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Hostage To The Devil: The Possession And Exorcism Of Five Living Americans

3.95  ·  Rating Details  ·  1,161 Ratings  ·  157 Reviews
One On One With Satan

A chilling and highly convincing account of possession and exorcism in modern America, hailed by NBC Radio as "one of the most stirring books on the contemporary scene."

Paperback, 496 pages
Published 1988 by Arrow Books Ltd. (first published 1976)
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Community Reviews

(showing 1-30 of 2,725)
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Mike (the Paladin)
Okay, my reasons for the low rating here may not be all that important to some. I may also be in the minority today in that I believe in evil (and yes an actual Satan). C.S.Lewis once observed (as have others) that the fact that no one believes in him is Satan's greatest advantage. Martin agrees with this and also says it.

I find I disagree with certain things said in the book about the nature of possession, the relief of it (exorcism if you will)and certain other details.

I have no problem with
J.S. Bailey
Jan 19, 2012 J.S. Bailey rated it it was amazing  ·  review of another edition
There are two books I have read in my brief life that truly frightened me. One is The Tailypo: A Ghost Story by Joanna C. Galdone, which I read in the third grade (scared the absolute crud out of eight-year-old Me, and even still makes me uneasy when I think about that evil little creature watching that man from the foot of his bed in the dark). The other is Hostage to the Devil: The Possession and Exorcism of Five Contemporary Americans by Malachi Martin.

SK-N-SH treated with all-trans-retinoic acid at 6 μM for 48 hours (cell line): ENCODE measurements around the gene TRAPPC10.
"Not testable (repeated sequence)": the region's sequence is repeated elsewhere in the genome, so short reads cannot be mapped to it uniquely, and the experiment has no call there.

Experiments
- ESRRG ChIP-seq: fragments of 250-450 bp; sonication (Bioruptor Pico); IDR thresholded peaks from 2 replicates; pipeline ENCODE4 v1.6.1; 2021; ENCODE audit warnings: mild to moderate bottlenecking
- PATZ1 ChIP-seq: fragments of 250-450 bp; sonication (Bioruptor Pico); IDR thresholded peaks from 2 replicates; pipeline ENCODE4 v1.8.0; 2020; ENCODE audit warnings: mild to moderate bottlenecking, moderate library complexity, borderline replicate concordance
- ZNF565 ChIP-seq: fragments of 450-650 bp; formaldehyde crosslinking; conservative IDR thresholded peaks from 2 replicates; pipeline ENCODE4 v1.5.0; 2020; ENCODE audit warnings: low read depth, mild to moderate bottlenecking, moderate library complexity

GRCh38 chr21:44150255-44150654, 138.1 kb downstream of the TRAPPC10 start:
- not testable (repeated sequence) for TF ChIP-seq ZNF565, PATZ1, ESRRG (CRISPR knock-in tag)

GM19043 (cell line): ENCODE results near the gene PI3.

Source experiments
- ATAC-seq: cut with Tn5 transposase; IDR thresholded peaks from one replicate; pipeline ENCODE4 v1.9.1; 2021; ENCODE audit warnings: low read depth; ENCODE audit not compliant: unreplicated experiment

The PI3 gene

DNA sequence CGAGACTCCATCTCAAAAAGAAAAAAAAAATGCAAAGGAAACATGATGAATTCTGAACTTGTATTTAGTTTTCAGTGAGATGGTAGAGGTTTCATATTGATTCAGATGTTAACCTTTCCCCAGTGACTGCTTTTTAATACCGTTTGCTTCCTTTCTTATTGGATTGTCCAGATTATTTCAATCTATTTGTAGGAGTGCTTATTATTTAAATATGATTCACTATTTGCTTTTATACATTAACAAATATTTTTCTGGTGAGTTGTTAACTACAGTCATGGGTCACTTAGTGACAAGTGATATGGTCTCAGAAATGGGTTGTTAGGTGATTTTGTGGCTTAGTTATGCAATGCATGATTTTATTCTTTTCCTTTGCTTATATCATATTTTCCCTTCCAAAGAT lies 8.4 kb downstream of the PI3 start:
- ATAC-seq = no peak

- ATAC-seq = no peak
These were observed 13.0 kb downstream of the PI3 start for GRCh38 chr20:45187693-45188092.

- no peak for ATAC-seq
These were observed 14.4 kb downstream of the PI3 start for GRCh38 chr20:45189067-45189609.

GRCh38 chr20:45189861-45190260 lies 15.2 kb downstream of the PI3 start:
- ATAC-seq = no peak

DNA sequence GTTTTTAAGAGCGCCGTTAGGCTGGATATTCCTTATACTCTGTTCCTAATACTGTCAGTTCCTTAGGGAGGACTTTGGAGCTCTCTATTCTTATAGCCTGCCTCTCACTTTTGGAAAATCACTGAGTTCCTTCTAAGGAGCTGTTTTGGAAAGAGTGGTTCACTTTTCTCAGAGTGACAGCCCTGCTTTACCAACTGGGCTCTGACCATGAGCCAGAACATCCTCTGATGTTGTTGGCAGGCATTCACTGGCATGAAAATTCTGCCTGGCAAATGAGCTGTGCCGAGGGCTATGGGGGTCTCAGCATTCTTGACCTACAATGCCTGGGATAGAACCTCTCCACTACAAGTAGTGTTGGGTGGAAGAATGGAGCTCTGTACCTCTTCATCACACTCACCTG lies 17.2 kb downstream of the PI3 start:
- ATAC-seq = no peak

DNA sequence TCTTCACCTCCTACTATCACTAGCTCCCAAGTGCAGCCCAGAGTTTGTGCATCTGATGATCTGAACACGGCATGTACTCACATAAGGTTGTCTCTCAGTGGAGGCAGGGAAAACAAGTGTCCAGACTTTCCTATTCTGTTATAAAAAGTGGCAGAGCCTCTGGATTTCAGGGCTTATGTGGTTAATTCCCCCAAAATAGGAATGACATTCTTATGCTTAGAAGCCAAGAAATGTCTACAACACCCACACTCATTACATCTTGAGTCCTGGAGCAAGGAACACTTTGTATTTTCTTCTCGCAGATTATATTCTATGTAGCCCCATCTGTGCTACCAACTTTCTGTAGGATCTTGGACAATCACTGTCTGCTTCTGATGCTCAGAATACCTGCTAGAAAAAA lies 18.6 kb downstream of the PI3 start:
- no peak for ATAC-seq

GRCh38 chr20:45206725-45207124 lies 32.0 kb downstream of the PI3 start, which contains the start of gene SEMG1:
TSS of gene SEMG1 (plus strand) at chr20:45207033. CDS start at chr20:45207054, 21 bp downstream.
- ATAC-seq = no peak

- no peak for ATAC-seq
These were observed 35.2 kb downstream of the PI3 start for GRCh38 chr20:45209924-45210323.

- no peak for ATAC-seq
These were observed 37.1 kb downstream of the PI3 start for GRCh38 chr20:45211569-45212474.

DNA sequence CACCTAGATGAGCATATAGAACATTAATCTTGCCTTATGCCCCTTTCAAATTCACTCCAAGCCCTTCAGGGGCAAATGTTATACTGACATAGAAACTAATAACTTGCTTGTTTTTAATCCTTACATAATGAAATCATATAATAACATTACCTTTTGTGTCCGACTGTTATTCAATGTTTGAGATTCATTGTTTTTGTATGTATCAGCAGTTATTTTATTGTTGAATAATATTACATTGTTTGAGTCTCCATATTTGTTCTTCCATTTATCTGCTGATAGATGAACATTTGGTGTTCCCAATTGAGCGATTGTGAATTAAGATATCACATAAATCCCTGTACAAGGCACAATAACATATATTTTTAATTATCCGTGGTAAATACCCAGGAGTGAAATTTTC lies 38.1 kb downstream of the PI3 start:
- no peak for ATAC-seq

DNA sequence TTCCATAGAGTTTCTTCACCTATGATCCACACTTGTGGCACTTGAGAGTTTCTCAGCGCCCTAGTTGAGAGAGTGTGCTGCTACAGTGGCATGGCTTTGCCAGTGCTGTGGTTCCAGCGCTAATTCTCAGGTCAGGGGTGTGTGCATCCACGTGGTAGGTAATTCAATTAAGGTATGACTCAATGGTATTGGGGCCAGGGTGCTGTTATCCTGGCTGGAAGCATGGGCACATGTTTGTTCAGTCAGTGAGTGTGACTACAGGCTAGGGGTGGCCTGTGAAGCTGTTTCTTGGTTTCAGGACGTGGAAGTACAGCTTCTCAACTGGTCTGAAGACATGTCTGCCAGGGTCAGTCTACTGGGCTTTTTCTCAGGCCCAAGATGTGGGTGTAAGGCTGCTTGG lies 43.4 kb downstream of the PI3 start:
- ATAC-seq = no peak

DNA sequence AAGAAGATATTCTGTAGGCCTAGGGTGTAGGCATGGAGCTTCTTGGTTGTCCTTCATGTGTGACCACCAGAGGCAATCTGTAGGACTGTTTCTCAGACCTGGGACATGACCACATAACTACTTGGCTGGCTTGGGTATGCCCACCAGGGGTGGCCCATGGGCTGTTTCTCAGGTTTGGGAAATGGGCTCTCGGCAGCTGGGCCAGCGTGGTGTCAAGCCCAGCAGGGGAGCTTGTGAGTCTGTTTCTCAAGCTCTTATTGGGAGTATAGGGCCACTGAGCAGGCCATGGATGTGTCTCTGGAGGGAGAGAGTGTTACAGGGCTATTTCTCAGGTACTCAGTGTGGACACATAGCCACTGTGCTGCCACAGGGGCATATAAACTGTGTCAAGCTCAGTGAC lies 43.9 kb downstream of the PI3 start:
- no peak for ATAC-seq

Whether or not you are a skeptic in demo
Jul 28, 2011 Brian rated it it was amazing  ·  review of another edition
I have done quite a bit of research on possession for a story, and I can honestly say that this book actually scared me. I can list on one hand the amount of things in the world that scare me and this book easily made the list. My sister was so creeped out that she wouldn't even finish the book. Dr. Martin delivers on his harrowing tales of true demonic possession. He tackles the book objectively from both sides (much like a reporter) and lets the reader come to their own conclusions. Although p ...more
Mar 31, 2013 Shawn rated it it was amazing  ·  review of another edition
This is a shocking account of possession, deviant psychology, and most importantly: the religious approach to combating it. I found this book in the footnotes to "People of the Lie" and found it to be another intriguing page-turner, but clearly something that I would not recommend just anyone to read. Some of the accounts are so diabolical that they descend into a depth of evil most of us would never even conceive of; and, quite frankly, are better off not even being exposed to, even in a book. ...more
Jul 01, 2010 Sistermagpie rated it really liked it  ·  review of another edition